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Stepping Up to Family Fitness Challenge

A PTA encourages its school families to walk a combined 1 million steps to better health.

by Patty Catalano
PHOTO BY ROBIN NELSON

Students and parents at Briarlake Elementary in Decatur, Ga., have made huge strides in staying fit and improving their eating habits. PTA leaders inspired them every step of the way with their Million Steps Challenge. The initiative, part of a larger Healthy Habits program, proved to be an exercise in smart planning and parent group ingenuity.

Briarlake PTA’s Healthy Habits committee—consisting of parents along with the school’s principal, PE teacher, and nutrition manager—first embarked on an ambitious fitness campaign in spring 2008. “Our goal was to get students, teachers, administrators, parents, and families involved in increasing physical activity and improving eating habits,” explains Healthy Habits chairwoman Sarah Cook. At that time, Cook and former Briarlake PTA president Angela Hansberger won a grant from the Georgia PTA that allowed them to purchase pedometers for students and teachers to count the number of steps they took. The team then rolled out an ambitious two-part program: 40 Days to Healthy Habits and the Million Steps Challenge.

Hansberger and Cook distributed pedometers with a Million Steps Challenge logo and sent home an information packet to parents. Each packet contained a letter challenging students to walk 1 million steps with a partner over 40 days; a daily step-counting chart; and tips for families on eating healthy and staying active. Parents were asked to get involved by walking with their children and to record their steps each day. They also got stickers to reward kids when they performed any of the suggested healthy activities listed on a program sheet, such as identifying healthy food groups, eating five fruits and veggies a day, and creating a healthy menu for their family.

“Our first activity had overwhelming participation,” Cook notes. “Students brought in pictures and labels of foods they eat and categorized them as ‘healthy foods’ or ‘foods to limit.’ We then posted them on a bulletin board in the cafeteria, but due to the huge participation, we expanded the collage to the main bulletin board at the entrance of the school.”

During the following weeks, students submitted their step-tracking cards to the 5th grade math specialist, who worked with her students to calculate the total steps for the entire school. “We then converted the steps into miles and visually showed our progress in ‘walking across the United States’ on the main bulletin board at the entrance to the school,” Cook explains. “We managed to cross the U.S. five times!”

Hansberger and Cook modified the PTA’s Healthy Habits program in spring 2009. It became a two-week program that incorporated exercise, healthy eating, and wellness activities without the Million Steps Challenge. Instead, leaders focused on motivating families and faculty members to complete Briarlake’s first 5K Beaver Run.

To help students prepare, the Briarlake PTA and faculty hosted a Wednesday walking club and a Thursday track club for parents and students; they also gave out stickers and prizes based on weekly lap totals. The PTA helped coordinate race-day activities, secured sponsors, and arranged a special post-race celebration for families.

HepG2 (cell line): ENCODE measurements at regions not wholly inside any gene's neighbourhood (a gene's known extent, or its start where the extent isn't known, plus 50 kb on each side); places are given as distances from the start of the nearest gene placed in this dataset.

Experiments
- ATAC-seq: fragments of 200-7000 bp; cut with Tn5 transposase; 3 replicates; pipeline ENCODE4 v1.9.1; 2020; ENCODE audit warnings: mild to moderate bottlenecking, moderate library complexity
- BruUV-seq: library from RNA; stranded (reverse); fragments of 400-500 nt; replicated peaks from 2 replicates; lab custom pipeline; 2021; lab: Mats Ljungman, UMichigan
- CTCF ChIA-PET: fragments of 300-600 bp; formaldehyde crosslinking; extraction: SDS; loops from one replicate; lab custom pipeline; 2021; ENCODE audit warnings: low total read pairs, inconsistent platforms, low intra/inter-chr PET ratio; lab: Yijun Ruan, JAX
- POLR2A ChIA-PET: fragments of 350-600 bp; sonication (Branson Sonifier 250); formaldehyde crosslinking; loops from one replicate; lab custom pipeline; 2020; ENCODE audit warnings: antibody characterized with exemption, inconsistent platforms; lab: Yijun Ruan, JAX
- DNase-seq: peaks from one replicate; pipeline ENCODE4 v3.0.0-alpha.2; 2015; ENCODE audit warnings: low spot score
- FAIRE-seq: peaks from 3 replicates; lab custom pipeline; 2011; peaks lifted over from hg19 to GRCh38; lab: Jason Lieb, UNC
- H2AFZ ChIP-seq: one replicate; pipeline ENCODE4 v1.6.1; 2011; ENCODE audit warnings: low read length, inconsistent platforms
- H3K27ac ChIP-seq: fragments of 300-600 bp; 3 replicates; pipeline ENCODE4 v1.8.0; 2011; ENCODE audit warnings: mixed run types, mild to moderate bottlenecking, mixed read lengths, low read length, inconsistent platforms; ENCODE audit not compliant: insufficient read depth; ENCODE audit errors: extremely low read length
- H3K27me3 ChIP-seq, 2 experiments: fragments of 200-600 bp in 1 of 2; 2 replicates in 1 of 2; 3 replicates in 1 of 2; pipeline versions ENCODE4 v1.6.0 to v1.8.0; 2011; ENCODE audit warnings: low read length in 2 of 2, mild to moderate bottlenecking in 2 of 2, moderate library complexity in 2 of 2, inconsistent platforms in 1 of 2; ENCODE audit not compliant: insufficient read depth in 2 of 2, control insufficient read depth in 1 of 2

Hansberger says one of the highlights of the 5K was when a student who had struggled during his training finished the race and won a medal. “He...said that he was going to frame his medal and race number because he worked so hard,” she recalls. She and Cook have both received great feedback from parents about the PTA’s fitness initiatives. “Many parents were very thrilled with the Healthy Habits program because their children were actively taking a role in their physical fitness and policing their parents on doing the same.”

The Group
Briarlake Elementary PTA, Decatur, Ga.

School size: 417 students, grades preK-5
Annual budget: $50,000
Fundraisers: Auction, catalog sale, used book sale
Mission statement: We work to form a collaborative effort between home and school that maximizes students’ social and academic potential, preparing them to contribute to the common good of the community and to compete successfully in a global society through a multidisciplinary learning experience that promotes student achievement in a challenging, stimulating environment.

Million Steps Challenge
Along with eating more healthily, students and families are tasked with taking 1 million steps in 40 days.

Walking the walk: When the PTA sent home information about the Million Steps Challenge, leaders listed the daily recommended step totals for each student and parent to make the challenge seem less daunting. Parent leaders pointed out that the typical healthy elementary-age child walks about 15,000 steps a day, while the average adult walks about 10,000 steps. By maintaining this rate for 40 days, families could successfully meet the goal of 1 million steps.

Every step counts: Cook won a grant to purchase the pedometers, which were instrumental in keeping students and faculty members focused on meeting their daily and weekly goals. “Last year, one parent said they had to get step counters for the whole family because everyone got so into the program,” she recalls. “I also heard from one parent that it was eye-opening to see how few steps their kids get in a day when they don’t have soccer or another scheduled activity.”

From start to finish: To help families log their million steps, the PTA offered a Morning Movers Club each day led by the school’s principal and PE teacher. PTA leaders also sponsored “walk to school days” every Wednesday throughout March and April.

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